Brun's constant (WP 34S)  Printable Version + HP Forums (https://archived.hpcalc.org/museumforum) + Forum: HP Museum Forums (https://archived.hpcalc.org/museumforum/forum1.html) + Forum: Old HP Forum Archives (https://archived.hpcalc.org/museumforum/forum2.html) + Thread: Brun's constant (WP 34S) (/thread236473.html) 
Brun's constant (WP 34S)  Gerson W. Barbosa  12242012 In 1919 the Norwegian mathematician Viggo Brun proved that the sum of the reciprocals of the twin primes (pair of prime numbers which differ by 2) converges to a finite value now known as Brun's constant (B_{2}). Unlike some constants related to divergent sums of reciprocals of integers, like the EulerMascheroni constant (harmonic series) and Mertens constant (prime numbers), which are respectively known to millions and thousands of digits, the Brun's constant is known to 9 or 10 digits only. The sum converges very slowly, so slowly that the sum will not reach the value 1.9 until all the reciprocals of the twin prime pairs up to 10^{530} are summed up. Thus, an indirect method is used, assuming the Twin Prime Conjecture is true: B^{*}_{2} = B_{2(p)} + 4*C_{2}/log(p)where B_{2(p)} = sum of the reciprocals of the twin prime pairs up to p B^{*}_{2} has been calculated for p up to 10^{15} and 10^{16} by Thomas R. Nicely (1999) and Pascal Sebah (2012), respectively: http://www.trnicely.net/twins/twins2.html http://numbers.computation.free.fr/Constants/Primes/twin.pdf By the way, the famous Pentium bug was discovered by Dr. Nicely in 1994 when calculating B_{2} for p up to 10^{14}. Let's now compute a the constant to a few digits on the WP34S:
001 LBL A 018 x<>yThe most accurate value of B_{2} to date is 1.902160583104 from which the last two or three digits are uncertain. Now let's find a couple of suitable approximations:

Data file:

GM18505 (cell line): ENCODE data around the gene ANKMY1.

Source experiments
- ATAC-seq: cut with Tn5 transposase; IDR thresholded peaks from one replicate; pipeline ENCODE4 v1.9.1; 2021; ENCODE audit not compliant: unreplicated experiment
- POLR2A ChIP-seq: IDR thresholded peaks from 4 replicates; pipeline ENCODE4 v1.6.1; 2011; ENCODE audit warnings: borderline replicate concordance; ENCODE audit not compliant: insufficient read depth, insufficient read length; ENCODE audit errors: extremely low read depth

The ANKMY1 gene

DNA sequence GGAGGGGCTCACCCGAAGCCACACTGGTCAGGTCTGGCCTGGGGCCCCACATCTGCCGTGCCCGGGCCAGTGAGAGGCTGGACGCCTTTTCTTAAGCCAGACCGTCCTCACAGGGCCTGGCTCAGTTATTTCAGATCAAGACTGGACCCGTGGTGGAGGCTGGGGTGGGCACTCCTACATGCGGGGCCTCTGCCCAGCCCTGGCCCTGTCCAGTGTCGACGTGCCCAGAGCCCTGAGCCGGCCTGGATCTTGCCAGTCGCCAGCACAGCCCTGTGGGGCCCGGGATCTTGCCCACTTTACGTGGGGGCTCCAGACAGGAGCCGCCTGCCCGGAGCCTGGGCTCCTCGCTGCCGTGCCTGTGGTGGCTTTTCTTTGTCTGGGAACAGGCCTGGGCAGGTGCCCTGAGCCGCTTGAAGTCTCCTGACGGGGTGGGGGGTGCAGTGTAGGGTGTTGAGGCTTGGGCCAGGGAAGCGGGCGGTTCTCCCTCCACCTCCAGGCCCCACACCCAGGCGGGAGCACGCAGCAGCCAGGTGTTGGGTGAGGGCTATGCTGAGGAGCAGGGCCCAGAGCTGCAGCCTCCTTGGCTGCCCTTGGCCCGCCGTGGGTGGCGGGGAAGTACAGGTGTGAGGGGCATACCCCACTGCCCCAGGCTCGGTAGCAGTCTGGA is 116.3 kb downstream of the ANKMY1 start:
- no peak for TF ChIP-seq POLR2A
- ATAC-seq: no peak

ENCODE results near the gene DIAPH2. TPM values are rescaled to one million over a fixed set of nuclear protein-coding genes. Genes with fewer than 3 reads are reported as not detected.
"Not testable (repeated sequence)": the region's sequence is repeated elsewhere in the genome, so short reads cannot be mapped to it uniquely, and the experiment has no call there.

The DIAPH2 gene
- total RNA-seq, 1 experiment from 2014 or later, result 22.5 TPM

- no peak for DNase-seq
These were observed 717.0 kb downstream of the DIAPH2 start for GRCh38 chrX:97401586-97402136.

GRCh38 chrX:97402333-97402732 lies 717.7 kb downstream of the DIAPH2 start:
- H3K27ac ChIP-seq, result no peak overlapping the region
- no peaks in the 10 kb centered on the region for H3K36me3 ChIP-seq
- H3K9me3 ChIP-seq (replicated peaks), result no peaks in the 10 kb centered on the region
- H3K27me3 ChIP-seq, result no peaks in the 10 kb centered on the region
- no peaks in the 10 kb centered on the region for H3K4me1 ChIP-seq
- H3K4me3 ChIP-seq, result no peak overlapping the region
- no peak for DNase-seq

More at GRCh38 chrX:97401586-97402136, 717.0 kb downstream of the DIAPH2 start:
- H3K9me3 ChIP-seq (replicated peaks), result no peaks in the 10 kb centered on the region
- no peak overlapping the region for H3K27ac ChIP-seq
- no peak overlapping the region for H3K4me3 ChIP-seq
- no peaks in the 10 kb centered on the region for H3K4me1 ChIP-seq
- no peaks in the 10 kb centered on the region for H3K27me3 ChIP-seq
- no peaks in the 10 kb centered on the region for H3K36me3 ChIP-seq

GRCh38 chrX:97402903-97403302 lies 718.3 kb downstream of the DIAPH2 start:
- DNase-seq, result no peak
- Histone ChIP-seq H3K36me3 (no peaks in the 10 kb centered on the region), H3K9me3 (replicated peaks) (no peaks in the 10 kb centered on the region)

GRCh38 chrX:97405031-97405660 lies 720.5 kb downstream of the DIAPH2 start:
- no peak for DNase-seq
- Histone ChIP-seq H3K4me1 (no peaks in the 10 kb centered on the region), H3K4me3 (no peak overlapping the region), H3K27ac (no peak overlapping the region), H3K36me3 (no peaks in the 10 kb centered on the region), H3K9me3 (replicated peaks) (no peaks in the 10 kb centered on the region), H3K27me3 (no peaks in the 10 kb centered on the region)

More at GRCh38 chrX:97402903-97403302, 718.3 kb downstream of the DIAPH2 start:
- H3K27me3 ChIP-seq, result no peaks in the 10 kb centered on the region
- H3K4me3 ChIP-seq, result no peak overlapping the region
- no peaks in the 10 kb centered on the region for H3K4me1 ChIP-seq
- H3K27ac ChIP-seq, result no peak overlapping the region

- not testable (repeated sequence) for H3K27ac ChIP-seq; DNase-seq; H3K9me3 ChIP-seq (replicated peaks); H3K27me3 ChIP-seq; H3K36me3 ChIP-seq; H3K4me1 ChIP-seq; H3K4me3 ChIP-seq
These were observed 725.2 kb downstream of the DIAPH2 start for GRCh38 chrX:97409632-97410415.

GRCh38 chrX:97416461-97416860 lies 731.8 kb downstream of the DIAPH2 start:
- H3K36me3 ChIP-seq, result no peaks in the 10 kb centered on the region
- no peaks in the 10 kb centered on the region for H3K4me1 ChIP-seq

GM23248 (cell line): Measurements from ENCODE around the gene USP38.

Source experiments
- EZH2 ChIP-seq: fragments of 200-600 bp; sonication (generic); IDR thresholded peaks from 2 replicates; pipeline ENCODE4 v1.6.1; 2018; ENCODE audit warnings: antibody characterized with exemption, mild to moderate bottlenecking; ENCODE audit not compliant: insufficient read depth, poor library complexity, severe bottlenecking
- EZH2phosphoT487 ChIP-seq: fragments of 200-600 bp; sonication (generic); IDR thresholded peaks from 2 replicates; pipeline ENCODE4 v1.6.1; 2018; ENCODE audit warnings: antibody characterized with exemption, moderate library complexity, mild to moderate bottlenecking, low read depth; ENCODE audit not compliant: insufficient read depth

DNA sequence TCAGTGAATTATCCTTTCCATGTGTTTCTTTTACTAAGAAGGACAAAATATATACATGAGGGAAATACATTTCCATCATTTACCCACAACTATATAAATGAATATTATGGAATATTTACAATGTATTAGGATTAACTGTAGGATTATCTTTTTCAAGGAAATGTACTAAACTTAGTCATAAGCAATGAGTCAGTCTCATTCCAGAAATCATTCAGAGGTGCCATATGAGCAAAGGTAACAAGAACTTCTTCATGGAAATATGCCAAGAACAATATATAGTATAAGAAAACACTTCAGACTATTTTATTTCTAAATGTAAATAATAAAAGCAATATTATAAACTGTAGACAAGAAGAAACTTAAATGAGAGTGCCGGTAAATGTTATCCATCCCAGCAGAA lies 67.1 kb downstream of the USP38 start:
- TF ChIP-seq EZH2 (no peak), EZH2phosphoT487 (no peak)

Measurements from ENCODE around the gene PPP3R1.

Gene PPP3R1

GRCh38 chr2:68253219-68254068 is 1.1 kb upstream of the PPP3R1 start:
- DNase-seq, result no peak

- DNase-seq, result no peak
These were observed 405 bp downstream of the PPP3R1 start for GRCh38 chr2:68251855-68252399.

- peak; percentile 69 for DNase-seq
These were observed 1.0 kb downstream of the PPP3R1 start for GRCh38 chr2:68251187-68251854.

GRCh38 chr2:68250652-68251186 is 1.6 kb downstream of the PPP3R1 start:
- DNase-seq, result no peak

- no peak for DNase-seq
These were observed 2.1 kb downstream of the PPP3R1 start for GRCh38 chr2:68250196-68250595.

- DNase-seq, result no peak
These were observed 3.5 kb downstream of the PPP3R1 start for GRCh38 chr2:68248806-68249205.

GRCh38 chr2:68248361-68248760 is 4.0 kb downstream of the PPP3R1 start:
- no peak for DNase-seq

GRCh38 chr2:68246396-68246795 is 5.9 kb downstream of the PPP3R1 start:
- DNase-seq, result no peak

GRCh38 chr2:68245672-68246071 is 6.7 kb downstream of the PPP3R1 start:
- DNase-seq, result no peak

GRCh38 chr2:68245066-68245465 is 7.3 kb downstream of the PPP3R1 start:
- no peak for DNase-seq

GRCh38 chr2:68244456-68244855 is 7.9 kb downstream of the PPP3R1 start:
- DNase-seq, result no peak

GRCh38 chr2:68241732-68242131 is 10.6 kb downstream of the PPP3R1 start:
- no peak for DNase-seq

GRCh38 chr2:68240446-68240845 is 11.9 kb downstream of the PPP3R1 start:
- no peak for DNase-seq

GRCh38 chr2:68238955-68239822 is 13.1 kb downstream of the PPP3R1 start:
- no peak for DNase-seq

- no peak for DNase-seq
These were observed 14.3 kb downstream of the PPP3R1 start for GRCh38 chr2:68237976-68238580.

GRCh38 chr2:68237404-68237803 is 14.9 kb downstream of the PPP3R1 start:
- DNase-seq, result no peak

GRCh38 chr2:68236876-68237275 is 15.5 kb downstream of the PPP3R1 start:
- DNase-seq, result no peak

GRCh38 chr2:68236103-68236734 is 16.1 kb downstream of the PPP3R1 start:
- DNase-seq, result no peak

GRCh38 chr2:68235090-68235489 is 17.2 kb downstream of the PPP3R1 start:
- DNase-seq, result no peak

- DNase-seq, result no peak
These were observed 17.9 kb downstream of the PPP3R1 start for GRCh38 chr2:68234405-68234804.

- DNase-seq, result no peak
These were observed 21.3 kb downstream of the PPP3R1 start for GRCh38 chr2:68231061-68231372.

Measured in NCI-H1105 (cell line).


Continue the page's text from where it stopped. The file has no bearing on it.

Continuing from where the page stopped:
On squaring 1.902160583104we get 3.61821488391Notice the three digits after the decimal point resemble those of the goldenratio. Let's add 2 to the builtin Phi constant: 1.61803398875Let's divide the value obtained earlier by this one: / >Not bad! But there's more. Let's take the square of B_{2} again 3.61821488391and divide it by the goldenratio: 1.61803398875Notice this is close to the square root of 5. So, let's square it: 2.23617977686One 9 better! These allow for the following nice approximations:
B_{2} ~ Sqrt(1.00005*(Phi + 2)) = 1.90216058482and B_{2} ~ Sqrt(Phi*Sqrt(5.0005)) = 1.90216058363 The latter is a great mnemonic aid: Phi, a constant related to the square root of 5, and a 5digit number, beginning and ending with 5 and zeroes in the middle. P.S.: No bugs were found on the WP34S when running the above program :) 
P.S.: Some optimization: _{Edited to add P.S.}
Edited: 1 Jan 2013, 7:19 p.m. after one or more responses were posted
Re: Brun's constant (WP 34S)  Paul Dale  12242012 Not all that relevant to the discussion but this was one of the constants that didn't make it into the 34S constant table :) There were others.
Re: Brun's constant (WP 34S)  Gerson W. Barbosa  12242012 What about an efficient NEXTTP function on the next WP43S? :)
Gerson.
Re: Brun's constant (WP 34S)  Paul Dale  12242012 Just do it as user code. NEXTP is a keystroke program on the 34S after all :)